Alzheimer's Drug Slows Memory Decline
Other Alzheimer's Drugs in Late-Stage Testing
There are more than 5 million Americans living with Alzheimer's disease, which disrupts memory, learning, and other mental functions. In 2010, estimates showed nearly half a million new cases each year, and by 2050, there will be nearly a million new cases annually, according to the Alzheimer's Association.
Also at the meeting, researchers offered an update on another drug called bapineuzumab, which targets beta-amyloid in the brain.
In August, researchers reported that patients taking bapineuzumab didn't fare any better in terms of memory loss or daily functioning than those taking placebo.
Reisa Sperling, MD, director of the Center for Alzheimer's Research and Treatment at Brigham and Women's Hospital in Boston, now reports that imaging studies show bapineuzumab reduces beta-amyloid more than placebo.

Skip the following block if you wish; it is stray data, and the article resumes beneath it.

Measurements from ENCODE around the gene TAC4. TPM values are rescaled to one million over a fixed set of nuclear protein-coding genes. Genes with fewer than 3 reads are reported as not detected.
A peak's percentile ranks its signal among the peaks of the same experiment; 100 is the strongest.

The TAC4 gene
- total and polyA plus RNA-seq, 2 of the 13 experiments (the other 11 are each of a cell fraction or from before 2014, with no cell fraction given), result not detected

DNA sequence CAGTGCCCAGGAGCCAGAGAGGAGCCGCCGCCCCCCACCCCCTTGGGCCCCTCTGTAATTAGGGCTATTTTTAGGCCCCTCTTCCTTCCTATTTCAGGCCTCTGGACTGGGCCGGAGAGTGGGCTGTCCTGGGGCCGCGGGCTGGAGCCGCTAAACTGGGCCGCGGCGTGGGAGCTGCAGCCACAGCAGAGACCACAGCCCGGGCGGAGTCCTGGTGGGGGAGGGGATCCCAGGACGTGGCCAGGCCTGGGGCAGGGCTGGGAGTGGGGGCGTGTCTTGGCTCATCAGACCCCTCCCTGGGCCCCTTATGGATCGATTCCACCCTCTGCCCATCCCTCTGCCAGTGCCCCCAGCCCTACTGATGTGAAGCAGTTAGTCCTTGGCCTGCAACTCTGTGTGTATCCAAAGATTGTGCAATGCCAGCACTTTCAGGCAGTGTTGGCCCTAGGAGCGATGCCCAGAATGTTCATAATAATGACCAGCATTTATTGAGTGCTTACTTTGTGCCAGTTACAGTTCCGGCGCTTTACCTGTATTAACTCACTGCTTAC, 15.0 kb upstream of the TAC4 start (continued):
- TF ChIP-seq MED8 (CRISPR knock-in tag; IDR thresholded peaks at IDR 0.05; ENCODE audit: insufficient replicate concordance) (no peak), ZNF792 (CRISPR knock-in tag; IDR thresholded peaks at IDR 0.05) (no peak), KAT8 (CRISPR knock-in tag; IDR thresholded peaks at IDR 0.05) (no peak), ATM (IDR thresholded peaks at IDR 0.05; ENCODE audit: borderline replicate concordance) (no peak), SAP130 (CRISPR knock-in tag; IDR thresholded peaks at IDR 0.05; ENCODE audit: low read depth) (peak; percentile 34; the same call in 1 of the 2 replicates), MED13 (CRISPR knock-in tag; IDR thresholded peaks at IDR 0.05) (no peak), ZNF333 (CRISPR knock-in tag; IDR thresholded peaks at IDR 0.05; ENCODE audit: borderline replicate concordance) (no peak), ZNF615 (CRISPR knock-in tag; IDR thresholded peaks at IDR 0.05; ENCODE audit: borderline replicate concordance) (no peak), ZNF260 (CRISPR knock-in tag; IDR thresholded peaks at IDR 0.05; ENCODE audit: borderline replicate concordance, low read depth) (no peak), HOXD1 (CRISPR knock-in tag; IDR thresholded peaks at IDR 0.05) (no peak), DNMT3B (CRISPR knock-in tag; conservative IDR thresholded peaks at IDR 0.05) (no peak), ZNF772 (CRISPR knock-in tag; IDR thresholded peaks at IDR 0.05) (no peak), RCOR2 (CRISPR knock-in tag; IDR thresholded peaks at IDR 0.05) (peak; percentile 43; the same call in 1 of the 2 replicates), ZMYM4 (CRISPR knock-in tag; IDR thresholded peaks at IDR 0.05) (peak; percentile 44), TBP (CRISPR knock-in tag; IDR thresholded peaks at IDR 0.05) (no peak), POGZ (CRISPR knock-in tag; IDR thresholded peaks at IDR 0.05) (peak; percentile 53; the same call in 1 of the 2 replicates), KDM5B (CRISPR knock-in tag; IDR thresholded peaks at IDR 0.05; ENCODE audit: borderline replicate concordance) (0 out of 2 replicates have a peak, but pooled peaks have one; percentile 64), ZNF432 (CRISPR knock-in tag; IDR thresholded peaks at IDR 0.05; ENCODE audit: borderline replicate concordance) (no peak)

Is the lack of a bigger effect in terms of reducing symptoms because "we are giving too little of the drug or giving the drug too late?" she asks.
"Hopefully, these new results from the bapineuzumab studies together with the clinical results from the solanezumab studies may provide a potential path forward for Alzheimer's research,'' Sperling says.
No cost has been set for either drug, but targeted disease-modifying drugs used to treat arthritis generally cost hundreds of dollars a month.
These findings were presented at a medical conference. They should be considered preliminary, as they have not yet undergone the "peer review" process, in which outside experts scrutinize the data prior to publication in a medical journal.